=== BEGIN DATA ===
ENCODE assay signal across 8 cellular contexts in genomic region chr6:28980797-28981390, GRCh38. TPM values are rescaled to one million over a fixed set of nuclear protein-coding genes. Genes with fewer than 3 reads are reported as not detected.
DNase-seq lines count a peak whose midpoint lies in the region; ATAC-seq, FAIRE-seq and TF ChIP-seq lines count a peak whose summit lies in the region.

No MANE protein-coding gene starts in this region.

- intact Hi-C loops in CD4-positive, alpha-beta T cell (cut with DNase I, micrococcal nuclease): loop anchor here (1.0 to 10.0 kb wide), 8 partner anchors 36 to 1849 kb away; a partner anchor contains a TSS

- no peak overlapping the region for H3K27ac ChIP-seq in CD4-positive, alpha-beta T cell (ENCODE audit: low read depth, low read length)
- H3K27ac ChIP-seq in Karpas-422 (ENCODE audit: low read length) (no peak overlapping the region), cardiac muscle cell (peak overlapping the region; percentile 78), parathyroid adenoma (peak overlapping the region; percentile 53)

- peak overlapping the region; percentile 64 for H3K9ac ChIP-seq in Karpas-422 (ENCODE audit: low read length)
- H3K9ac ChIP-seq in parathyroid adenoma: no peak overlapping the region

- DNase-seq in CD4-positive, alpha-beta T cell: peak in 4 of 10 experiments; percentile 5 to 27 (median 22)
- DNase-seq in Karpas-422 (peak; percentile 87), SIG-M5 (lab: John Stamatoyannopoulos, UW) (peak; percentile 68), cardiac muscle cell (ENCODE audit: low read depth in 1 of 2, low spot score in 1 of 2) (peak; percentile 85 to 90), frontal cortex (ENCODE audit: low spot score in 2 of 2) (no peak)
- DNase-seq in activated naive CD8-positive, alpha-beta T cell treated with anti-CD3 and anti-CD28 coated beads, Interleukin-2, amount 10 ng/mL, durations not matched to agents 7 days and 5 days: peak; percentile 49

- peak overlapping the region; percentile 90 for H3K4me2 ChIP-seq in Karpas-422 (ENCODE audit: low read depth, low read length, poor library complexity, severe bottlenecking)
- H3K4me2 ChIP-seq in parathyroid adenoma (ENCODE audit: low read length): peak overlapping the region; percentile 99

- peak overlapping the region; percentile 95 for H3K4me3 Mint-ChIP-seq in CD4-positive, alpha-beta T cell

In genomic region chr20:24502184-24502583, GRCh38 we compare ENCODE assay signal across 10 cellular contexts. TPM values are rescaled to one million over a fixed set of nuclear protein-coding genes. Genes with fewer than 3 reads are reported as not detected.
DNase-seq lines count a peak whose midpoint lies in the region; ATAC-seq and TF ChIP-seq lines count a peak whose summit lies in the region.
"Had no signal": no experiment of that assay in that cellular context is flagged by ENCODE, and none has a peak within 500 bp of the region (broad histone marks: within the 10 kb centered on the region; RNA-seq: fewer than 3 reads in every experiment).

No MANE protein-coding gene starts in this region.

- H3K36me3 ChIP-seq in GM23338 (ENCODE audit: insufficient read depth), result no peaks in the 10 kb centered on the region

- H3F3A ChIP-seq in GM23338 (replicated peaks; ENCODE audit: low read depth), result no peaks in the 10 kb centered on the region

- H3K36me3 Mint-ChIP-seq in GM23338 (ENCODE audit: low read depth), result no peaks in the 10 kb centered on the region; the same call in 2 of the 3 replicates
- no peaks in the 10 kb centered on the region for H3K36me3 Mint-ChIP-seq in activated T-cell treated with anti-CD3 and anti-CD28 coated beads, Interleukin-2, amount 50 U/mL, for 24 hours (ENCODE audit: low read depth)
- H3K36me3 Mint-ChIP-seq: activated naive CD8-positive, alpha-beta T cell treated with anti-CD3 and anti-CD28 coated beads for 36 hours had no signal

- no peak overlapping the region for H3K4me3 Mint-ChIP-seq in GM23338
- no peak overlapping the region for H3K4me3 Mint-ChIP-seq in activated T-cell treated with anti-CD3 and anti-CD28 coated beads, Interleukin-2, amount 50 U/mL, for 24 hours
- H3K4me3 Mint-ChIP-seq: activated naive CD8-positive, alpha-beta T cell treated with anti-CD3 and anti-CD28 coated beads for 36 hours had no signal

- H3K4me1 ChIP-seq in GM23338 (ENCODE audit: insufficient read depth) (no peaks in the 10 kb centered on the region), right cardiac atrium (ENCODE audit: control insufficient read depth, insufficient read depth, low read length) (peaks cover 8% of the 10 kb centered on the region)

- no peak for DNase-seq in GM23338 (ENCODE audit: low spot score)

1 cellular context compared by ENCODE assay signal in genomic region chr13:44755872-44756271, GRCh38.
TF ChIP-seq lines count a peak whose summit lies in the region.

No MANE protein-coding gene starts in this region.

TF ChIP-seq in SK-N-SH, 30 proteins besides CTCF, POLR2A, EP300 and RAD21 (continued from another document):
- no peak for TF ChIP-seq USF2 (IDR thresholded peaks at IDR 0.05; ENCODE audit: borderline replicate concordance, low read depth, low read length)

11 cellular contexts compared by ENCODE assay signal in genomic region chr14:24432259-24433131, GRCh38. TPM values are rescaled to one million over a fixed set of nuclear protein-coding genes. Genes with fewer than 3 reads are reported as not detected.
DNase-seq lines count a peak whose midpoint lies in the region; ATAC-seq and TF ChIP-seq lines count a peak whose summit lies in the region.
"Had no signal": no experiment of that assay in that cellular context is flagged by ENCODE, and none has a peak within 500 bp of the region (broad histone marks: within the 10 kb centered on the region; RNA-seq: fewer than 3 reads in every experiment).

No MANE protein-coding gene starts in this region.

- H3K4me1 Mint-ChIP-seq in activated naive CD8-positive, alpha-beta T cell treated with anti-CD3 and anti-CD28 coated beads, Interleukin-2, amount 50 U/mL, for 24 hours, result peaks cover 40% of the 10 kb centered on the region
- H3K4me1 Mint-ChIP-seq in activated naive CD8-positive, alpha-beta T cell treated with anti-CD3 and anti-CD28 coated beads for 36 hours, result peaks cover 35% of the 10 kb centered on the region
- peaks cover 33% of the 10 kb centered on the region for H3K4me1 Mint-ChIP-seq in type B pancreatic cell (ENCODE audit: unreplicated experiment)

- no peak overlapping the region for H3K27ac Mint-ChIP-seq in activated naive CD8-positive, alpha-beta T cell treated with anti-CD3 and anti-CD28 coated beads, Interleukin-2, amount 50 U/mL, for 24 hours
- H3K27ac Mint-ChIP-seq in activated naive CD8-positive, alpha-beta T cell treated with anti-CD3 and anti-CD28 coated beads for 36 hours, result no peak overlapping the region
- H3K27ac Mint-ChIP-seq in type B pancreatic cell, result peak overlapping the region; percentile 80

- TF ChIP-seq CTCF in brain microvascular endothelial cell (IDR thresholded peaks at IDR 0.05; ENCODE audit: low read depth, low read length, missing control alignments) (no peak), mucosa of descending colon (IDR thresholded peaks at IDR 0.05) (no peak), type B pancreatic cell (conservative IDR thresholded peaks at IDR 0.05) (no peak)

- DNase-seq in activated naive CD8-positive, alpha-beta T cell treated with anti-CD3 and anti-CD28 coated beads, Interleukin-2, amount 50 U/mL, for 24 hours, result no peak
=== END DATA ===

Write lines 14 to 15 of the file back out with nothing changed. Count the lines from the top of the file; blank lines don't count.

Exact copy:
- peak overlapping the region; percentile 95 for H3K4me3 Mint-ChIP-seq in CD4-positive, alpha-beta T cell

In genomic region chr20:24502184-24502583, GRCh38 we compare ENCODE assay signal across 10 cellular contexts. TPM values are rescaled to one million over a fixed set of nuclear protein-coding genes. Genes with fewer than 3 reads are reported as not detected.